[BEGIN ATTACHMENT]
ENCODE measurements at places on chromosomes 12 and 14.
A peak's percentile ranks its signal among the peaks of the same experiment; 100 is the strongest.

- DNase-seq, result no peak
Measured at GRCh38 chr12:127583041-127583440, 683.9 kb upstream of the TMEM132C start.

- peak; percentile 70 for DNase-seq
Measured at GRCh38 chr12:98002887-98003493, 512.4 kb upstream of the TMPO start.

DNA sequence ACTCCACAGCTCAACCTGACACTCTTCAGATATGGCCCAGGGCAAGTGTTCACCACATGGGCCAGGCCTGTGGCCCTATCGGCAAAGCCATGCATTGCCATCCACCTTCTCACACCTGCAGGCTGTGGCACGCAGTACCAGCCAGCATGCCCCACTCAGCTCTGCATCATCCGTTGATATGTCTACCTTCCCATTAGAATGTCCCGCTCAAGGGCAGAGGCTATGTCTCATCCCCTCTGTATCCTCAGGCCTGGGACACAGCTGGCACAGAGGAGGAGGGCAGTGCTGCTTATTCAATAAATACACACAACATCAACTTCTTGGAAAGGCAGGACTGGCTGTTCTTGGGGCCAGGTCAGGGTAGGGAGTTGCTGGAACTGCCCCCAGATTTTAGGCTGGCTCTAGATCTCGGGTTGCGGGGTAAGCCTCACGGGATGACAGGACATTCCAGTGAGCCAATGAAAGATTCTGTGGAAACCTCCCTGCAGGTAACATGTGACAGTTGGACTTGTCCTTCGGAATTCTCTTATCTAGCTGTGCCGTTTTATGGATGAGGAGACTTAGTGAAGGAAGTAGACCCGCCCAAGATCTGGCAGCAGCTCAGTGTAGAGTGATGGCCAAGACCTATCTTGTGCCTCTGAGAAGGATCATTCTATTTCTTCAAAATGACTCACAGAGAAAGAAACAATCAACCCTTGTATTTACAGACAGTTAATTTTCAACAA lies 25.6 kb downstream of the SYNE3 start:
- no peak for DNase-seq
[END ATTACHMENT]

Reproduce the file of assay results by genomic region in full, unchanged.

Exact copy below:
ENCODE measurements at places on chromosomes 12 and 14.
A peak's percentile ranks its signal among the peaks of the same experiment; 100 is the strongest.

- DNase-seq, result no peak
Measured at GRCh38 chr12:127583041-127583440, 683.9 kb upstream of the TMEM132C start.

- peak; percentile 70 for DNase-seq
Measured at GRCh38 chr12:98002887-98003493, 512.4 kb upstream of the TMPO start.

DNA sequence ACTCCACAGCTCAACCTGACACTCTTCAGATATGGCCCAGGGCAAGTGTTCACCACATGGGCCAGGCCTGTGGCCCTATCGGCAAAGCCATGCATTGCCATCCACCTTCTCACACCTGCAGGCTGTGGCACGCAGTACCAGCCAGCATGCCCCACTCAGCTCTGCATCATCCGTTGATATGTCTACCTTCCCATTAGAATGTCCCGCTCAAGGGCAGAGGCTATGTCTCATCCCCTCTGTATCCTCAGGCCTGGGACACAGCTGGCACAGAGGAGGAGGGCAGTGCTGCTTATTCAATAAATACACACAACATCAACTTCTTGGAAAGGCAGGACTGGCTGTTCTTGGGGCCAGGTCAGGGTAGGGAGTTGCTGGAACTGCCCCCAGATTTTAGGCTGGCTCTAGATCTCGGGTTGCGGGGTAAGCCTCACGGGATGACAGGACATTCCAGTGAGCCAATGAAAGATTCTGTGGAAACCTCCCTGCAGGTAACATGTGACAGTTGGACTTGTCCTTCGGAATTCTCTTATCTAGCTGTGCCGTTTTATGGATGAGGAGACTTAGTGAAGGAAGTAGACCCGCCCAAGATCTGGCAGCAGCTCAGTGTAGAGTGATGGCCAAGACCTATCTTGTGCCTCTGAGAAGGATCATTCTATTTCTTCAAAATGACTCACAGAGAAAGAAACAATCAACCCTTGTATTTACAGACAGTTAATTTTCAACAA lies 25.6 kb downstream of the SYNE3 start:
- no peak for DNase-seq